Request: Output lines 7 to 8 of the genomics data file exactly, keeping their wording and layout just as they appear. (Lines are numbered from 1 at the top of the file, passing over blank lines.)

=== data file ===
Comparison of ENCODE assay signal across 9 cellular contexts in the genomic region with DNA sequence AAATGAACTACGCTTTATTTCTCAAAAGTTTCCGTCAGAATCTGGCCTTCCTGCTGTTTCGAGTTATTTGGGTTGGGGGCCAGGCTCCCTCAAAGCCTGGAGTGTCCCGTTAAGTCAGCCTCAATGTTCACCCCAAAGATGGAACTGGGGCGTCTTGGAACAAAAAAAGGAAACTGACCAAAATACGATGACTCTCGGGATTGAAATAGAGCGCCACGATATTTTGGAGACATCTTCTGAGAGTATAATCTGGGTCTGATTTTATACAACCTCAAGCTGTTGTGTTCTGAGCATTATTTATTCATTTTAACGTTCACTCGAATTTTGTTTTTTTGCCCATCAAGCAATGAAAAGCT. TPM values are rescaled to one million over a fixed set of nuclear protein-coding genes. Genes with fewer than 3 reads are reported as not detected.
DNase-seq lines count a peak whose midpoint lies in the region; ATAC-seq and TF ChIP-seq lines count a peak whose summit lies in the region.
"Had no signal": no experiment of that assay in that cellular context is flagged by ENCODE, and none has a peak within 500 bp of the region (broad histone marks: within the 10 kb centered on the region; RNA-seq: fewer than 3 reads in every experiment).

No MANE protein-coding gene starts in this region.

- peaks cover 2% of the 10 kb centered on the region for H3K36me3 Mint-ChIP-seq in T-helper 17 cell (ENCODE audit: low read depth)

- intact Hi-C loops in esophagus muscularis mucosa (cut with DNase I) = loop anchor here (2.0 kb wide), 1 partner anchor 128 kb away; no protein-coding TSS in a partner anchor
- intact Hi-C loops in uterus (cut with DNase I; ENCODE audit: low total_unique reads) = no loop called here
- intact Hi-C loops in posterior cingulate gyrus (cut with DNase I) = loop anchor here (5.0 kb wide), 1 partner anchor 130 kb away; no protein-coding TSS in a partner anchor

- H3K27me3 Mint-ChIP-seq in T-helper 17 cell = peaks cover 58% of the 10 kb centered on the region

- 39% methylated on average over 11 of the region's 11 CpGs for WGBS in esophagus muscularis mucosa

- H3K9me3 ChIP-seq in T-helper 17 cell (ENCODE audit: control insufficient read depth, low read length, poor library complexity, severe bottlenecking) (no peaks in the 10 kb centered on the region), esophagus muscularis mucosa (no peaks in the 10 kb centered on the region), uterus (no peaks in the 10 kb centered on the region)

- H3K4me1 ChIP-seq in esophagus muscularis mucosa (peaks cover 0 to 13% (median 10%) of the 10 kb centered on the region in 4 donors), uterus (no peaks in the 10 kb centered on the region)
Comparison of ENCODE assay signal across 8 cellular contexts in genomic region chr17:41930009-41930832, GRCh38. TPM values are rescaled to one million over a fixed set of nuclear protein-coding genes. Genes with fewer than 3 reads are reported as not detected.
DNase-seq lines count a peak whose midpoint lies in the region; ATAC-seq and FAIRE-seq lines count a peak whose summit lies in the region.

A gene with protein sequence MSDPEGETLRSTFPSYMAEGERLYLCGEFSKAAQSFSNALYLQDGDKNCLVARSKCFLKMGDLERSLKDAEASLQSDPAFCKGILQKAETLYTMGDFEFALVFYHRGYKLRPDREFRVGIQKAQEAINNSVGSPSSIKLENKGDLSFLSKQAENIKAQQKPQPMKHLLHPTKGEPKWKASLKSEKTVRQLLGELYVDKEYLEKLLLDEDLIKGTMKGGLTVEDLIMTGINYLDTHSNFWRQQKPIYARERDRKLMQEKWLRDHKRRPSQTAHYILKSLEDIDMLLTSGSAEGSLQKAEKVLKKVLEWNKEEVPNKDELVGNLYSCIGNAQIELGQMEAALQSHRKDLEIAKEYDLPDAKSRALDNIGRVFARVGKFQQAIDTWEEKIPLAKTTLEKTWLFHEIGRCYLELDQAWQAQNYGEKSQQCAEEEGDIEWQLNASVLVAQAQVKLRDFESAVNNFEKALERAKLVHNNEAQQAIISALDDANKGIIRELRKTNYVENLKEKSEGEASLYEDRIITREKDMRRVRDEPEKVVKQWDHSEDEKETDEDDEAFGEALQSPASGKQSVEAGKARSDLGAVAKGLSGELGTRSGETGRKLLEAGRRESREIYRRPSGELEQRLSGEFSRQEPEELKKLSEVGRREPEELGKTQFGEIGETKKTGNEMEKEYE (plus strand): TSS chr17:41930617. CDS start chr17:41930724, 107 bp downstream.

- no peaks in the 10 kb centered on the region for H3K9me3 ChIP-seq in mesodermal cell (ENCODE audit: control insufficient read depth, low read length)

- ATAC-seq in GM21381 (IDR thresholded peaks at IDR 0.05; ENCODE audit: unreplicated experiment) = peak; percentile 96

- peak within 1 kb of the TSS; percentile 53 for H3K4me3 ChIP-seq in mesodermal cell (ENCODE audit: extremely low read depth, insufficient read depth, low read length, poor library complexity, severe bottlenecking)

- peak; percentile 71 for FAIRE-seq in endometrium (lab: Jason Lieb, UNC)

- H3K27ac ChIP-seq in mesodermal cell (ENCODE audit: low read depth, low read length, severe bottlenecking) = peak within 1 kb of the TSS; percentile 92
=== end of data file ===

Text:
- intact Hi-C loops in uterus (cut with DNase I; ENCODE audit: low total_unique reads) = no loop called here
- intact Hi-C loops in posterior cingulate gyrus (cut with DNase I) = loop anchor here (5.0 kb wide), 1 partner anchor 130 kb away; no protein-coding TSS in a partner anchor